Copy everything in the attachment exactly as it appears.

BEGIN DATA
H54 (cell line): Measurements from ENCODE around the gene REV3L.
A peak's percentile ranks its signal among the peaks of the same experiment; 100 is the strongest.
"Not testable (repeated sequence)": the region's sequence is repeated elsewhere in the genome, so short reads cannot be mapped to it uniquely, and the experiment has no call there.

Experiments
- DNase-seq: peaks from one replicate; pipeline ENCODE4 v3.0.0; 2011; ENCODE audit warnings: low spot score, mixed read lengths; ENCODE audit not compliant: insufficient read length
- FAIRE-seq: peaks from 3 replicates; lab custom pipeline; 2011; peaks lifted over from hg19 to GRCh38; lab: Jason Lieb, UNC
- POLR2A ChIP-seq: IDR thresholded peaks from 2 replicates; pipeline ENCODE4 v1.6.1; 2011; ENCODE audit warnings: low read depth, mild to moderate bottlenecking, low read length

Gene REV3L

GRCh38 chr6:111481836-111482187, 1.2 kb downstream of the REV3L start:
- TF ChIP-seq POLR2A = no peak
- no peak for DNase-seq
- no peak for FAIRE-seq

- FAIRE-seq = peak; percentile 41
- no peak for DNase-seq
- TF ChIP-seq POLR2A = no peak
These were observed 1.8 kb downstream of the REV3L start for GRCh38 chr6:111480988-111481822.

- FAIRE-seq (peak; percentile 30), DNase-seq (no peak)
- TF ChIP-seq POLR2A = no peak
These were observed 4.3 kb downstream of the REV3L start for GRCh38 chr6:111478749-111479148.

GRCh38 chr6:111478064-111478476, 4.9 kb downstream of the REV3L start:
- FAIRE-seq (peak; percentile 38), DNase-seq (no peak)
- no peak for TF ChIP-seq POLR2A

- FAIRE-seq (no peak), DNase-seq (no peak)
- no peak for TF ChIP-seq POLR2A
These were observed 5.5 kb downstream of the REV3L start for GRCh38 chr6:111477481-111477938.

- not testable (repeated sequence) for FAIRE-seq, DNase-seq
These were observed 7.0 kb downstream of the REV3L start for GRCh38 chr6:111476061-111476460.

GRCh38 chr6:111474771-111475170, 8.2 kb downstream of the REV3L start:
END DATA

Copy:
H54 (cell line): Measurements from ENCODE around the gene REV3L.
A peak's percentile ranks its signal among the peaks of the same experiment; 100 is the strongest.
"Not testable (repeated sequence)": the region's sequence is repeated elsewhere in the genome, so short reads cannot be mapped to it uniquely, and the experiment has no call there.

Experiments
- DNase-seq: peaks from one replicate; pipeline ENCODE4 v3.0.0; 2011; ENCODE audit warnings: low spot score, mixed read lengths; ENCODE audit not compliant: insufficient read length
- FAIRE-seq: peaks from 3 replicates; lab custom pipeline; 2011; peaks lifted over from hg19 to GRCh38; lab: Jason Lieb, UNC
- POLR2A ChIP-seq: IDR thresholded peaks from 2 replicates; pipeline ENCODE4 v1.6.1; 2011; ENCODE audit warnings: low read depth, mild to moderate bottlenecking, low read length

Gene REV3L

GRCh38 chr6:111481836-111482187, 1.2 kb downstream of the REV3L start:
- TF ChIP-seq POLR2A = no peak
- no peak for DNase-seq
- no peak for FAIRE-seq

- FAIRE-seq = peak; percentile 41
- no peak for DNase-seq
- TF ChIP-seq POLR2A = no peak
These were observed 1.8 kb downstream of the REV3L start for GRCh38 chr6:111480988-111481822.

- FAIRE-seq (peak; percentile 30), DNase-seq (no peak)
- TF ChIP-seq POLR2A = no peak
These were observed 4.3 kb downstream of the REV3L start for GRCh38 chr6:111478749-111479148.

GRCh38 chr6:111478064-111478476, 4.9 kb downstream of the REV3L start:
- FAIRE-seq (peak; percentile 38), DNase-seq (no peak)
- no peak for TF ChIP-seq POLR2A

- FAIRE-seq (no peak), DNase-seq (no peak)
- no peak for TF ChIP-seq POLR2A
These were observed 5.5 kb downstream of the REV3L start for GRCh38 chr6:111477481-111477938.

- not testable (repeated sequence) for FAIRE-seq, DNase-seq
These were observed 7.0 kb downstream of the REV3L start for GRCh38 chr6:111476061-111476460.

GRCh38 chr6:111474771-111475170, 8.2 kb downstream of the REV3L start: